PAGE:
– “It’s so easy to get caught up in taking sides. We’re divided in this country right now, especially politically, and I find that when I jump to one side, there’s a certain type of energy that gets generated, and I jump to the other side, and there’s a different kind of energy, and I know that that’s not the answer, that somewhere else is the answer.  So I’ve been telling myself lately that no matter what’s going on, no matter how I feel about it, it’s better to try to find that middle way, and to try to not polarize my own mind about what’s going on.  It helps somewhat, but it’s still a struggle.”

– “In a Sunday school class, when I was a teenager, we were asked what our tenets were, what did we live by, and I was roundly criticized for not using any of the Baptist rhetoric, but instead saying: live and let live.  I think we could all benefit by remembering the word tolerance.  I think there’s a great deal of comfort in being tolerant of all kinds of different viewpoints, being able to say we agree to disagree, rather than barking at each other and causing discord.”

– “I think in our school system we should have classes on compassion, a class on other beliefs and acceptance, and I think it should be part of the way our children are raised, because I don’t think people are getting it in their homes.”

– “Last year, I did an art project that was inspired by a sign that I saw right after the election.  I was photographing vineyards right here in Napa and the sign had the word hate in it, and at this intersection it was just radiating this awfulness, and it stuck with me.  I did my photograph and drove home.  I started thinking about what would it would be like if instead of seeing hate, we saw a visual representation of love, kindness and compassion.  So I started working on heart art.  I got together people and we made quotations of love, kindness and compassion on all the trees aligning the street in downtown Calistoga.  Then I did a project at St. Helena elementary school, and all the children were involved one way or another, they all had their names on little hearts that were on the garlands and arches, and they made great big collage hearts, and a good friend of mine who is a music teacher had them for their spring concert, all the songs had to do with friendship, kindness and compassion and love.  And the children …  That was how I spent last year…  My vision was to see hearts stretching as far along Highway 29 and vineyards as possible.”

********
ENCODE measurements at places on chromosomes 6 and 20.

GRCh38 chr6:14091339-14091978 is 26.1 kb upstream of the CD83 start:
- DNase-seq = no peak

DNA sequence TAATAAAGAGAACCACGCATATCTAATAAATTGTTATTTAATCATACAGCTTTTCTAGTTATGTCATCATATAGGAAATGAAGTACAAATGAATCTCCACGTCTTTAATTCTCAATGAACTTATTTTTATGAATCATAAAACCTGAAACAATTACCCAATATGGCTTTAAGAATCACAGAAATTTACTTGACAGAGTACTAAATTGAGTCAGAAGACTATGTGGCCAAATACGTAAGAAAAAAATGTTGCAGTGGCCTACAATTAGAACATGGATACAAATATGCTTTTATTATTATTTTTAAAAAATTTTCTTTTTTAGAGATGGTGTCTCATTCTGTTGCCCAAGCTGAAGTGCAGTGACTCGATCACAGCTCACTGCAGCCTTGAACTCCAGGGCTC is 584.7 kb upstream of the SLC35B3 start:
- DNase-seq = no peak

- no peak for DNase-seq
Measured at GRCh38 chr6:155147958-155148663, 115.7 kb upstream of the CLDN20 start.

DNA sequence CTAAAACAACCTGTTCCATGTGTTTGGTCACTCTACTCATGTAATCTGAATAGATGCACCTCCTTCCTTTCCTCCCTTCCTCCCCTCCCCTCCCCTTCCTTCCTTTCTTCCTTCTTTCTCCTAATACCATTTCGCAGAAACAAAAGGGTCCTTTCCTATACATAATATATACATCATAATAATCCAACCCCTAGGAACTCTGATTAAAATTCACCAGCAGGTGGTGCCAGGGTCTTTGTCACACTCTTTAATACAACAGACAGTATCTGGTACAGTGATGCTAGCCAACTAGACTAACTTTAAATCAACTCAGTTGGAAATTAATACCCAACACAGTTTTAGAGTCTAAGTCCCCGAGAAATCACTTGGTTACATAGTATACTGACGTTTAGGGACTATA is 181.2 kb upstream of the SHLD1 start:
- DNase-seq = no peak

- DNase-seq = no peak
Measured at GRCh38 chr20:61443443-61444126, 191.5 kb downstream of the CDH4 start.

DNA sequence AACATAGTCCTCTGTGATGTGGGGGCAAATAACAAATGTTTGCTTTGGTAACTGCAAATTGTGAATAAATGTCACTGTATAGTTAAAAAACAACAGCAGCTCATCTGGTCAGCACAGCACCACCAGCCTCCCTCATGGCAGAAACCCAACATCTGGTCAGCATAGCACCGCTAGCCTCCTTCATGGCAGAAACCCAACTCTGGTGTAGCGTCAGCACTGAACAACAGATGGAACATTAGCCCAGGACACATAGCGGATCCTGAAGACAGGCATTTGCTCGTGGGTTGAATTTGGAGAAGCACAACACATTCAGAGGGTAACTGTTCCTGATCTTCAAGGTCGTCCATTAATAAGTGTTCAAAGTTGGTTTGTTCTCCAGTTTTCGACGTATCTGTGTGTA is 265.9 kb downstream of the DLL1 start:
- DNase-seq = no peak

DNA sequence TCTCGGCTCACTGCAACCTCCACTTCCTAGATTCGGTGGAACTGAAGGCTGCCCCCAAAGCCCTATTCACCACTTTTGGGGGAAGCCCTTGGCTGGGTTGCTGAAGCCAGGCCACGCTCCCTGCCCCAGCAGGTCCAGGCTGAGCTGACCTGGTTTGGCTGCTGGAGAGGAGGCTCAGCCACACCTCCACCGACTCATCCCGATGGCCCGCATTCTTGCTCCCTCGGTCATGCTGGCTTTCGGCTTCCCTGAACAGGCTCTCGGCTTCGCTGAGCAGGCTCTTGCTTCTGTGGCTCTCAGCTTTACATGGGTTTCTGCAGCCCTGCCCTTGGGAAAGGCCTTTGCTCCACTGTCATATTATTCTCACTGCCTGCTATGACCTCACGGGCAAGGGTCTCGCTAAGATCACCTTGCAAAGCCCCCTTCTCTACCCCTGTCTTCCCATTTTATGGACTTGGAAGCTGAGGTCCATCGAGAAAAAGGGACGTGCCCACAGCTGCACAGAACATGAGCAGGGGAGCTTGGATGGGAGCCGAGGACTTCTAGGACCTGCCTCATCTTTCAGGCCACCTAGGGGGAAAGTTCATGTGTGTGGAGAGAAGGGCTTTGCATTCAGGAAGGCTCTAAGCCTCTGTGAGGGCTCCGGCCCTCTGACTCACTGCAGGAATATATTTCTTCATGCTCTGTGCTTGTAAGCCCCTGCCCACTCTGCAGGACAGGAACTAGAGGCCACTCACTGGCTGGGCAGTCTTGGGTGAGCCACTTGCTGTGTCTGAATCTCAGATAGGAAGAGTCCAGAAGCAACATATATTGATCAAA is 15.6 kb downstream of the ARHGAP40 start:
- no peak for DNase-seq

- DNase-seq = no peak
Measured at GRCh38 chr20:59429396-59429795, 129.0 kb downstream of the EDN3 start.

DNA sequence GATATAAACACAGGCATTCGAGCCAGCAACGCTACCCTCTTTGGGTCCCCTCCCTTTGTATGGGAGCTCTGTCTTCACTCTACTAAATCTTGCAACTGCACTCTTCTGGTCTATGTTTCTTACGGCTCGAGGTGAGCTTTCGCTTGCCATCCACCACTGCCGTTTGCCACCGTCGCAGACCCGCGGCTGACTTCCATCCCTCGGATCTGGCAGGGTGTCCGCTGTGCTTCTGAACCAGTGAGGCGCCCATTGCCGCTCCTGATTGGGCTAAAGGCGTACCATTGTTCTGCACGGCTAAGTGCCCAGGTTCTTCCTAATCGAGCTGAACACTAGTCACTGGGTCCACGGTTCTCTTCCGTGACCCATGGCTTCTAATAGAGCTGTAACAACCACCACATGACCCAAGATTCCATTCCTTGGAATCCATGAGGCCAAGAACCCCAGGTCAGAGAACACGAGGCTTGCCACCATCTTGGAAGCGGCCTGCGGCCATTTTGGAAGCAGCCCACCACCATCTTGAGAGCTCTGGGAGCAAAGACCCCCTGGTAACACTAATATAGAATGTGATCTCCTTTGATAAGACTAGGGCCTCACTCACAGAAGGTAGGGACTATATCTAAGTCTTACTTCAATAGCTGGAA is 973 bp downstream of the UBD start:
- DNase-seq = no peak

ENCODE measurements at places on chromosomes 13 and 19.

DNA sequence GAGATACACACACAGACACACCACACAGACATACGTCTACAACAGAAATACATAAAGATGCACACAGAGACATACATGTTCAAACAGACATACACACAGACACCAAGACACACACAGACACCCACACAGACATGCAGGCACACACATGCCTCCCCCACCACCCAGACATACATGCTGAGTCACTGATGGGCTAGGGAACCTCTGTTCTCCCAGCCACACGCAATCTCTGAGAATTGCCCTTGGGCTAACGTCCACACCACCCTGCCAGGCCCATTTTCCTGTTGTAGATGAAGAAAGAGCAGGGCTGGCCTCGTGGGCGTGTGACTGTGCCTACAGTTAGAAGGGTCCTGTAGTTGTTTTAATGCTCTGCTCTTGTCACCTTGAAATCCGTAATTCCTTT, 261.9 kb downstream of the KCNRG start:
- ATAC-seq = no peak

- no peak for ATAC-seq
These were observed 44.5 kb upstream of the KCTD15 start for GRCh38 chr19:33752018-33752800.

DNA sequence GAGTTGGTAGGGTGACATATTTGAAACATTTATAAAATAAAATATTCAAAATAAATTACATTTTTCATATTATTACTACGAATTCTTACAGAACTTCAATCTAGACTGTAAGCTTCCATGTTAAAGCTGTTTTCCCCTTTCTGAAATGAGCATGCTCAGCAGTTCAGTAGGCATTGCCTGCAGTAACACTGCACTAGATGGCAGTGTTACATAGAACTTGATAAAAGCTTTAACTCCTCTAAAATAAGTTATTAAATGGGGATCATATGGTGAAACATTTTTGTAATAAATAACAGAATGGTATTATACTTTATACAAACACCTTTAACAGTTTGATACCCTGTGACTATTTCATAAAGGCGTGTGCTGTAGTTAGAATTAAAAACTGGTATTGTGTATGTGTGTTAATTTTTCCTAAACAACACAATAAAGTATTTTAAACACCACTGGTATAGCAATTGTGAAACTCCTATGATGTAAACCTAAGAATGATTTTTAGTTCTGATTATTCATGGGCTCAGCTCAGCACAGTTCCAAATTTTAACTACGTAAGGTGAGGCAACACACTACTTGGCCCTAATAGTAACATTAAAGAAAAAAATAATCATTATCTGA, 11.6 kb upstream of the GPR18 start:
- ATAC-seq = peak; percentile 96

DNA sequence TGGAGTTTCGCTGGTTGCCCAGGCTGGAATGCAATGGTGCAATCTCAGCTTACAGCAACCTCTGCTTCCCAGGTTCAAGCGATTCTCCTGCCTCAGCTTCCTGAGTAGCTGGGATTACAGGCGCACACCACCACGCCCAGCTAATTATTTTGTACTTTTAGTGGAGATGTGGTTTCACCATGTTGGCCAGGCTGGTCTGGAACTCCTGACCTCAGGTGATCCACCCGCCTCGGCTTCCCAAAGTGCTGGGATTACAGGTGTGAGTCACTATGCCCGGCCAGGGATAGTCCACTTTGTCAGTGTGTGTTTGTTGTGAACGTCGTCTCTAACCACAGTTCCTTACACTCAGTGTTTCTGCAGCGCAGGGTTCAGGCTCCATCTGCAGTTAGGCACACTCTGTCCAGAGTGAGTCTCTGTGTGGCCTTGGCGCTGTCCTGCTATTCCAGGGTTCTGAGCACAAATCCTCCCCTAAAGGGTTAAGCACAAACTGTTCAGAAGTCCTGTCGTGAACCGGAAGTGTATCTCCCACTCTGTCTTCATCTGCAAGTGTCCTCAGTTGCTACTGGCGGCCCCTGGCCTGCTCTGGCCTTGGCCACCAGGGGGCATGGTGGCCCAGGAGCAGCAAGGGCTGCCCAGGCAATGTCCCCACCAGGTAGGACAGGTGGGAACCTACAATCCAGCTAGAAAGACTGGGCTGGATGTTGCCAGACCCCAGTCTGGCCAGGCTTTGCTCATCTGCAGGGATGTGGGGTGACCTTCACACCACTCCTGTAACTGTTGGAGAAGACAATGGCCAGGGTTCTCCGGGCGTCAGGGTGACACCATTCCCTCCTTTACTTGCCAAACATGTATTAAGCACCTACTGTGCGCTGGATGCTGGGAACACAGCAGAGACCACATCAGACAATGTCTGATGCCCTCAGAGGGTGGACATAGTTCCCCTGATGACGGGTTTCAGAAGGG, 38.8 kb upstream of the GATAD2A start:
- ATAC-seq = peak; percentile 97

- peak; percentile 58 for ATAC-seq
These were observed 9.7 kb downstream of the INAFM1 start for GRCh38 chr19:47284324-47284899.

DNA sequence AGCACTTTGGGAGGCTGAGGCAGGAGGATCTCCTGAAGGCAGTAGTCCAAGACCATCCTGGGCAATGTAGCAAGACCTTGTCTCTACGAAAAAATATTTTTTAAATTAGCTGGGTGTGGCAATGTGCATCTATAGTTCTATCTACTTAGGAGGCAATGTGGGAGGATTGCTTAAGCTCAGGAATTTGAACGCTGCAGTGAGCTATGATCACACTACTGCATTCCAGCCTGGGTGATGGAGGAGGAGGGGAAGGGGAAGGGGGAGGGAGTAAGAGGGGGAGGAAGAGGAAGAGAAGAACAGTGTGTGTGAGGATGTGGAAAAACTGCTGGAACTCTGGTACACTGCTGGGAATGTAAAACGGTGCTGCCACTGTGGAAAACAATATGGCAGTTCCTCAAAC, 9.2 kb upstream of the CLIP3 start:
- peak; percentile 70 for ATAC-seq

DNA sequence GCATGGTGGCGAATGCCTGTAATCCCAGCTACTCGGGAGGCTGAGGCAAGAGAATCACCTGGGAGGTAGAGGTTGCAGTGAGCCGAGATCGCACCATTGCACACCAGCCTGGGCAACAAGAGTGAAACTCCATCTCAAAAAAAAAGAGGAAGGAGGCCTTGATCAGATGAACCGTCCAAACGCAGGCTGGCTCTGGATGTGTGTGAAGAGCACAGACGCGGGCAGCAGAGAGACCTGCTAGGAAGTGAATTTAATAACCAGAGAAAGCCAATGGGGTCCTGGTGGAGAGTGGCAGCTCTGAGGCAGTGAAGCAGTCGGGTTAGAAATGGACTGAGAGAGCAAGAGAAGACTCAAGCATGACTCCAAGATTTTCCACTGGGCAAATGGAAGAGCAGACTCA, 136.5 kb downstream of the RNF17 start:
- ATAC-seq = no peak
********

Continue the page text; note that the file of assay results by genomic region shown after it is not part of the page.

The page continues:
– “Learning how to listen, to friends and to people who are not friends.  Don’t just jump out in somebody’s face because you don’t agree with them.  We have to learn to listen, and then take what’s being given to us, and where do you stand at that point.  We’re in a huge society, and we have to work together to make this a free country, and by jumping on everybody, it’s not going to happen.”

– “You’re reading about Emerson and Walt Whitman and the whole American enlightenment period of the 19th century, and it seems so strong, and then between 1917 and 1947, a hundred million people were killed by each other on this planet.  How does one grasp that – that so many people can try to be enlightened and yet with the forces of politics around the world, or suspicion or whatever, a hundred million people turn on each other.  It’s just staggering.”

– “Oftentimes, people are afraid to speak about their own spirituality or their hopes for the future.  It seems very easy to throw out racist epithets.  I mean, it’s so easy to spew negativity and sometimes so hard to talk about positive things.  It’s almost as if there are boundaries you don’t want to go beyond to influence other people and yet that’s the message that you’re sending.  Why is it so easy for some people to speak in such fear and hatred, but hard to speak of goodness?”